Tuesday, January 28, 2020

review - SPRING AWAKENING - Greasepaint Youth Theatre

Ainsley Orozco and Riley Thornton
photo by Laura Durant
by Carolyn Thomas

Sex, rape, abuse, atheism, abortion, questioning authority, suicide, and a generous use of the 'fuck' word: it's the perfect combination for a youth production, right? Actually, it really is. In a youth theatre scene filled with censored and Jr. versions of adult shows (which isn't in itself a bad thing), it's utterly refreshing to see a youth production where teens are allowed free rein to tackle the many heavy issues they are most certainly exposed to. Greasepaint Youth Theatre's production of Spring Awakening does that and so much more, and it showcases some of the amazing talented youth we have in the valley. It's fun, funny, heart-wrenching (seriously, bring tissues), and as relevant as ever.

Based on the 1891 German play of the same name by Frank Wedekind, Spring Awakening was adapted into a rock musical with music by Duncan Sheik and book/lyrics by Steven Sater in 2006. The original cast included now-big names like Jonathan Groff, Lea Michele, Skylar Astin Lipstein, and John Gallagher Jr. in the lead roles. The musical won eight Tony Awards and the cast album won a Grammy.

The story centers around a group of teens in late 19th Century Germany, namely Wendla, Melchior, and Moritz and their friends. They struggle with the unquestionable authority of their rigid, religious schoolmasters, unyielding parental expectations, and lack of knowledge about the world around them. All the while, they struggle to navigate the pressures of adolescence, including many topics adults consider 'too mature' for them, both in the show and out of it. The roles are typically played by 20-somethings, which likely helps most audiences find the 'mature' themes more palatable despite the characters being teens, and the adult roles are typically played by a single man and woman.

As far as performances go, everyone involved deserves accolades. In the spirit of a concise review, only the biggest standouts will be mentioned, but there are many of those as well.

Ainsley Orozco plays the naive, sweet-hearted Wendla with a soft power and hauntingly lovely vocals. She's utterly perfect in this role, a delight on stage. Riley Thornton as the humbly suave Melchior has undeniable conviction in his role. He gives us depth, believable insecurity, and connects with the audience at every turn. George Nassar plays the eager, nervous Moritz with humor and heart. He's relatable and charming in his vulnerability, which makes his journey appropriately heart-breaking in all the right ways.

Kevin Wang, playing Hanschen and Rupert, is hilarious and fully committed through every beat. He had the audience eating out of the palm of his hand every time he had a chance to say anything, even with just his expression. Wang plays especially well off of Alex Flores as Ernst, the two of them are positively wonderful to watch together. Flores is adorably flustered in all the right ways. Liv Boscardin as Martha is soulful and compelling, Kori Schwarz is earnest as Thea, Elle Feinstein plays perfectly sweet and innocent as Anna, and completing the group as Ilse is Tatum Grell, who's positively engaging with soul and heart. The standout of the adult roles is Justus Popken, whose smooth voice and firm presence makes him a believable authority figure in Sonnestitch, Kaulback, and Schmidt.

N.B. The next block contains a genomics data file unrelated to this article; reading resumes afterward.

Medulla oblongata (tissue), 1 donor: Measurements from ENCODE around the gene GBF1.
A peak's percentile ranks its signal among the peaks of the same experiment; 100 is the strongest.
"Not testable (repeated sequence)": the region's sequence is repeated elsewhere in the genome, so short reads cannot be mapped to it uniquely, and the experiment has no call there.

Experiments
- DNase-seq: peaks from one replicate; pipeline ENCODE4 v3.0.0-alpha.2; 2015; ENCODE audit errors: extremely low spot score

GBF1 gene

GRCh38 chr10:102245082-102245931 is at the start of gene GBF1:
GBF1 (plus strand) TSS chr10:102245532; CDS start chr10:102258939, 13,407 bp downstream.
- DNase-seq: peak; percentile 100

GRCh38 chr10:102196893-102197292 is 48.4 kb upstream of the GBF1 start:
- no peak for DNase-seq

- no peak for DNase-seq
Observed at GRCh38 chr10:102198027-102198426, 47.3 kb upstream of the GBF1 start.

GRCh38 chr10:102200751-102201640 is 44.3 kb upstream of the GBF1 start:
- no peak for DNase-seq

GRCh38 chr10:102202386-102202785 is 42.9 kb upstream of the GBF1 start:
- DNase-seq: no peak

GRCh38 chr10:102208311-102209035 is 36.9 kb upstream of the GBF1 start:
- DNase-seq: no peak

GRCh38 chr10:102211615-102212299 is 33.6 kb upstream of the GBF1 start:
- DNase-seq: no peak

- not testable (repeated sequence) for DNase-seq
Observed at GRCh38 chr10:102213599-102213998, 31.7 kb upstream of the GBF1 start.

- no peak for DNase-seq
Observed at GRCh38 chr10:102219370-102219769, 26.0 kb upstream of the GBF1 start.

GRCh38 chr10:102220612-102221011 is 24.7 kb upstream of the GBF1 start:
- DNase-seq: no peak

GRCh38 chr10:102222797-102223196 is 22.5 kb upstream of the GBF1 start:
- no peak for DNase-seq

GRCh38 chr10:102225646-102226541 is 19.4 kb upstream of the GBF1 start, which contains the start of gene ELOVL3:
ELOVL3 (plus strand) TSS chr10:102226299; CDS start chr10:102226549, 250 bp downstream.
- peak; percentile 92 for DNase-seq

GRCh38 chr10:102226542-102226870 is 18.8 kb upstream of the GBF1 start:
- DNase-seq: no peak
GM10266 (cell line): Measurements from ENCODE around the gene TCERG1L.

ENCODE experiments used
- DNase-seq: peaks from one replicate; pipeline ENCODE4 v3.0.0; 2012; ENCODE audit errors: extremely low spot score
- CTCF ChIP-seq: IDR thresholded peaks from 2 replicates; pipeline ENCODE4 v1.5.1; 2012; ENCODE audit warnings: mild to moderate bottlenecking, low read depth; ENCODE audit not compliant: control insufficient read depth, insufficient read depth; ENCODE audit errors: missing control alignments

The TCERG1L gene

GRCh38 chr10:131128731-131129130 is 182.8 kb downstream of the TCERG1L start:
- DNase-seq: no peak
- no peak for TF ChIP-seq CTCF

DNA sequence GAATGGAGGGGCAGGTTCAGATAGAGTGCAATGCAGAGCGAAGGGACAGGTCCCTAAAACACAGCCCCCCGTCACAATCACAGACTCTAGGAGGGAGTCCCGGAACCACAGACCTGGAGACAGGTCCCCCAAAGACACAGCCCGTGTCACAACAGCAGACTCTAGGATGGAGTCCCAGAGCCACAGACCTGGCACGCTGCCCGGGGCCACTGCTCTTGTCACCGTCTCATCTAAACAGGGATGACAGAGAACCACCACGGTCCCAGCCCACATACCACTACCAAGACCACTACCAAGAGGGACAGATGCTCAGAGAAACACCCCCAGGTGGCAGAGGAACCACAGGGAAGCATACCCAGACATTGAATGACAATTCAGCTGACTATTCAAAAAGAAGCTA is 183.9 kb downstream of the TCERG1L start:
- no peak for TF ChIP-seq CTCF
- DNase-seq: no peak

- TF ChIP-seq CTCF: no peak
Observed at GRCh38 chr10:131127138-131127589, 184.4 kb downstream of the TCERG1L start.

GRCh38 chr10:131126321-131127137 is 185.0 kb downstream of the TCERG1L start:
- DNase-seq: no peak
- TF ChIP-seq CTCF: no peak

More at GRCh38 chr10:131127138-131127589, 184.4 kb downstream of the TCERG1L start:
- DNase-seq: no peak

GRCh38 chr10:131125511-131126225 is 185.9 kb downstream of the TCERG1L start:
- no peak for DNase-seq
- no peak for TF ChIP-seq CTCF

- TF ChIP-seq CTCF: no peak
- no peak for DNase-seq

Director Bob Sorenson, assisted by Casey Likes, brings this rock musical to life in a way that really lets every actor on stage shine and keeps the story moving at just the right pace. Their design elements bring together a measure of the expected aesthetic given the period and some inventive additions to keep it fresh. Musical Director Curtis Moeller deftly brings Duncan Sheik's melodies to life, though sadly due to some volume issues it was difficult to hear the full extent of his work over the instrumental tracks. Unfortunately, it was sometimes difficult to hear the actors singing at all over the tracks, which is regrettable given their incredible vocals.

Choreographer Johnna Watson also pairs the expected (for those familiar with the show) and the unexpected in a delicate balance that shows off the talent of this cast. Set design by Pete Bish and Chase Budden is simple and effective, it allows for freedom of movement and also quick scene changes to keep the show progressing without delays. Maureen Watson's prop design compliments the set, adding context with little details to place the audience firmly in each scene. Lighting by Stacey Walston is bright and as vibrant as the characters, though it isn't always consistent in terms of keeping the actors fully illuminated. Costumes by Diana Likes play perfectly to familiar audience expectations while still adding a personal touch that adds to the production, particularly in the final number.

A note to the audience: Take these actors seriously, and take the show itself seriously for the sake of the actors if nothing else. Opening night was lively, but the audience was far too eager to laugh at moments that were meant to be serious. Treating this like a 'kids show' is definitely not the way to go.

Greasepaint's Spring Awakening is a phenomenal showcase of creativity, talent, and raw emotion. Be prepared to laugh, to cry, and to get far more invested in a group of teenagers from the 1800s than you thought possible.

CLICK HERE for more information on this production, which runs through February 2

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